Understanding Nutrients: The Building Blocks of Life

Classified in Biology

Written at on English with a size of 3.61 KB.

Food and Nutrients

Food is our primary source of nutrients. But what are nutrients exactly?

Nutrients: The Essentials for Life

NUTRIENTS are biomolecules that our bodies need to sustain vital functions. They are the chemical components of food, acting as the building blocks and energy sources our cells need to survive.

Why We Need Nutrients

Cells require nutrients to fulfill three fundamental requirements:

  1. Energetic: Certain nutrients, like lipids and carbohydrates, are broken down in our mitochondria to release energy. This energy powers essential functions such as movement, temperature regulation, and more.
  2. Structural: Some nutrients, including proteins, lipids, and mineral salts, serve as the building blocks for various body structures. These structures include cell membranes, bones, cartilage, and more.
  3. Regulatory: Other nutrients, such as vitamins and mineral salts, are required in smaller quantities to regulate body metabolism. They play a crucial role in ensuring the smooth functioning of various bodily processes.

Carbohydrates or Glucids

Carbohydrates, found in foods like bread, cereals, potatoes, pulses, pasta, fruits, vegetables, sweets, and pastries, are a primary source of energy for our cells. Some carbohydrates need to be consumed daily for optimal health.

Simple and Complex Carbohydrates

Simple Carbohydrates ("Sugars")

Characterized by their sweet taste and small molecular size, simple carbohydrates include:

  1. Monosaccharides: Examples include glucose and fructose.
  2. Disaccharides: Examples include sucrose (found in fruits) and lactose (found in milk).

Simple carbohydrates serve as an immediate source of energy for the brain and muscles.

Complex Carbohydrates ("Polysaccharides")

These are large macromolecules composed of many monosaccharides. They are generally not sweet and include:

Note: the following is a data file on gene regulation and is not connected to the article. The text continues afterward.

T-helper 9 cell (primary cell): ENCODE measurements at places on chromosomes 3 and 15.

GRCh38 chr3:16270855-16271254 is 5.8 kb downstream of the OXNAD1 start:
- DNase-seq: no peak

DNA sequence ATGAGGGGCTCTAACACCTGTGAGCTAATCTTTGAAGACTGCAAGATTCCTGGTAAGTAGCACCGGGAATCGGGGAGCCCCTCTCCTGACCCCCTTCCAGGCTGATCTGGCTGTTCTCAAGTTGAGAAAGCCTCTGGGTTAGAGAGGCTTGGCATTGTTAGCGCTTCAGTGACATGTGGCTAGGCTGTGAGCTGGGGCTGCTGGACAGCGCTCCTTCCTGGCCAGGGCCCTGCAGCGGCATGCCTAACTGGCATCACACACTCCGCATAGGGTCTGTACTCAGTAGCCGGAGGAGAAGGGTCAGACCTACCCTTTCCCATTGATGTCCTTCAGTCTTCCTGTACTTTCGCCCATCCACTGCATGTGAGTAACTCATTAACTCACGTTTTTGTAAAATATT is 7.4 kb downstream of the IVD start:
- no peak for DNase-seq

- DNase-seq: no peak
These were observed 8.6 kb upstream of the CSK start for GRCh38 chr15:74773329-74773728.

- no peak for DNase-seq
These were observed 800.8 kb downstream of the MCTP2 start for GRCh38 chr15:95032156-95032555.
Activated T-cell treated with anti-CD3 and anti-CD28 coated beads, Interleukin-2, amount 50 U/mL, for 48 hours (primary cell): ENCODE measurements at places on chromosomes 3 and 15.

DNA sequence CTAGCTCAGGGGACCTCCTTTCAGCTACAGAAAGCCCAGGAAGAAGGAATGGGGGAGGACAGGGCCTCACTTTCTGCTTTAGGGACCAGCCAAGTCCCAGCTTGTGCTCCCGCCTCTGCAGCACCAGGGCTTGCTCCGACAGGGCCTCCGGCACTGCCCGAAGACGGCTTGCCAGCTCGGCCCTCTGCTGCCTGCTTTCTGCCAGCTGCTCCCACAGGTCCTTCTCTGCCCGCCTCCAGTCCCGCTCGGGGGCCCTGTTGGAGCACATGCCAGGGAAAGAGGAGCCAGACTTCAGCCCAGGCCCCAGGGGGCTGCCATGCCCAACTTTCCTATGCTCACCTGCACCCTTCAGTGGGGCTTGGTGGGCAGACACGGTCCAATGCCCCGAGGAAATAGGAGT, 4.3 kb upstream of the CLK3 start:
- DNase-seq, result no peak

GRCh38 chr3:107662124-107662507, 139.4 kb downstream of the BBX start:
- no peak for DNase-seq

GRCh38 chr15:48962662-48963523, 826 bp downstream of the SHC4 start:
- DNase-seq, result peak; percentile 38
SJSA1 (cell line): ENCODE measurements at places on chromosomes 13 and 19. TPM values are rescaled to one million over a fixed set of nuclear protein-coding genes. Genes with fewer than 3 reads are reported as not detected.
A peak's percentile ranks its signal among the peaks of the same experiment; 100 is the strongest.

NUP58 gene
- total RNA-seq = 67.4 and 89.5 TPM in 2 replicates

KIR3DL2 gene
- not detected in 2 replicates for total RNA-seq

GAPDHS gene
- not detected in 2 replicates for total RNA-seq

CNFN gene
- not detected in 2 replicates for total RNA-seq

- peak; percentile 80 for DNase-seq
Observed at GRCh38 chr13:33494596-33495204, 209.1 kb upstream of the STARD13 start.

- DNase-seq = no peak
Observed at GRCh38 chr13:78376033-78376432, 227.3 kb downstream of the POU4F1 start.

1. Glycogen: Found in animals and stored in the liver.
  2. Starch: Found in plants and stored in leaves, roots, tubers, etc.
  3. Cellulose or "Dietary Fibers": Found in plants and provide structural support.
  4. Chitin: Forms the skeleton of invertebrates.

Glycogen and starch, when broken down during digestion, provide a steady and long-term supply of energy to cells in the form of simple sugars.

Simple Sugars vs. Complex Sugars

Simple sugars are quickly metabolized to release energy. However, excess consumption can lead to the conversion of these sugars into fat.

Complex sugars, made up of linked monosaccharides, are stored in the liver as glycogen. This glycogen is then broken down into simple sugars as needed, providing a slow and controlled release of energy to cells and preventing rapid spikes in blood sugar levels.


Lipids are a diverse group of substances sharing key characteristics: water insolubility and an oily appearance. There are three main types of lipids:

  1. Fats: Rich in energy, fats can be either saturated or unsaturated. Triglycerides are a common type of fat.
  2. Membrane Lipids: These lipids, including phospholipids and cholesterol, are essential components of cell membranes.
  3. Regulatory Lipids: This category includes vitamins (A, D, K, and E) and hormones, which play crucial roles in controlling metabolic processes.

Entradas relacionadas: